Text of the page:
Third Movement: Where the "Secret" Happened

There is a garden of acacia,
Catalpa trees, and arbors sweet with vines—
There on that afternoon in June
By Mary’s side—

Francis then describes the location where the secret took place. It was in a garden filled with flowers such as acacia, a flower that turns up quite frequently in poems and songs. The garden included catalpa trees and "arbors sweet with vines." It was in the month of June in the afternoon, and Mary was seated beside Francis.

Fourth Movement: Pathetic Little Guy

Kissing her with my soul upon my lips
It suddenly took flight.

In his final effusion, Francis demonstrates the depth of his naïveté. Francis and Mary kiss. And Francis now remembers that his soul was "upon [his] lips." His exaggeration merely indicates that it was a passionate kiss.

But Francis then remarks, "It suddenly took flight." It is difficult to interpret this claim as other than he experienced an erection, likely the first time in his life. This occurrence seems to have surprised Francis and delighted him so much that after death that is the chief memory he cares to indulge from his life.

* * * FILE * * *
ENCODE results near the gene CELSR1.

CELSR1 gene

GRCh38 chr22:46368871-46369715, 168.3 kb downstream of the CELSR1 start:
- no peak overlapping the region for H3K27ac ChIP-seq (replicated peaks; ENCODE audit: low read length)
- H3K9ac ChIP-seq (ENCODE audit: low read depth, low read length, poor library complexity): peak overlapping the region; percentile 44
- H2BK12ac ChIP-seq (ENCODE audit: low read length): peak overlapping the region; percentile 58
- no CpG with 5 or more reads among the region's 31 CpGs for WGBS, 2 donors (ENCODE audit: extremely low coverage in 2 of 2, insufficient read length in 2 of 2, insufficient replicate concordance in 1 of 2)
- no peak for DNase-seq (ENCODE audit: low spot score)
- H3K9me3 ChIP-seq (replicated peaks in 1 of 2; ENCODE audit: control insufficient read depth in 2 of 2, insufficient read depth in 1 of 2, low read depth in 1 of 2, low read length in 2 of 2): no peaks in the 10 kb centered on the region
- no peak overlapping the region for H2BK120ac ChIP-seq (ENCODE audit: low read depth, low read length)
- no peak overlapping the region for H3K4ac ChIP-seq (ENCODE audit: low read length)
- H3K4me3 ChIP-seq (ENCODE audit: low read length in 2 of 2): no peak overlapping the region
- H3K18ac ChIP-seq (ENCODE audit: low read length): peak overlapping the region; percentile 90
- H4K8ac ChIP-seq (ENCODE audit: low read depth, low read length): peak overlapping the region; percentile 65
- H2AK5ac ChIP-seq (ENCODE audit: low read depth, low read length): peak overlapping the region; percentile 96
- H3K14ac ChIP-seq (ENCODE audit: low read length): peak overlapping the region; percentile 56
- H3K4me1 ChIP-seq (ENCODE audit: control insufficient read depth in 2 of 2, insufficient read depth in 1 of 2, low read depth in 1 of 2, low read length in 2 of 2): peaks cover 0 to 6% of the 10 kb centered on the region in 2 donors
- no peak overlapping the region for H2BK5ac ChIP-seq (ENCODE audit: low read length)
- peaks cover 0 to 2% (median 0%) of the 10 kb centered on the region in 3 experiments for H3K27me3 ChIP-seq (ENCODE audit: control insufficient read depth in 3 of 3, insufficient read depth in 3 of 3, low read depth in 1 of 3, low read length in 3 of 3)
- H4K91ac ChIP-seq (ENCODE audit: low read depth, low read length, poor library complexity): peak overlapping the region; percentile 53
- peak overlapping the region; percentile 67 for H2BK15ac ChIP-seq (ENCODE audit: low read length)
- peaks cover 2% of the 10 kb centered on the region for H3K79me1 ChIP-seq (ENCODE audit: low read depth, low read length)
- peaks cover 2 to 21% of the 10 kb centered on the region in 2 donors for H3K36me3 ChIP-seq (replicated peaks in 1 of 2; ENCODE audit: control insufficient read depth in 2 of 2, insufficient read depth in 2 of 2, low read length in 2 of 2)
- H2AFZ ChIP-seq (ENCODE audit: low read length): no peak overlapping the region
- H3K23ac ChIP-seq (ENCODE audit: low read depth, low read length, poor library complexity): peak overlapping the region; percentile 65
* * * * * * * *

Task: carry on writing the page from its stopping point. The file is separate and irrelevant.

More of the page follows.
Introduction and Text of "Franklin Jones"

Franklin Jones offers only a very small slice of his life, just a Francis has done. Franklin, however, does demonstrate a penchant for thought above the waist and somewhat more mature in his rhetorical flourish, though, he still remains a rather shallow character. Francis and Franklin thus remain similar in their rather light-weight views.

Franklin Jones

If I could have lived another year
I could have finished my flying machine,
And become rich and famous.
Hence it is fitting the workman
Who tried to chisel a dove for me
Made it look more like a chicken.
For what is it all but being hatched,
And running about the yard,
To the day of the block?
Save that a man has an angel’s brain,
And sees the ax from the first!

Reading of "Franklin Jones"

Commentary on "Franklin Jones"

At least Franklin Jones does demonstrate a penchant for thought above the waist.

First Movement: Could Have, If Only

If I could have lived another year
I could have finished my flying machine,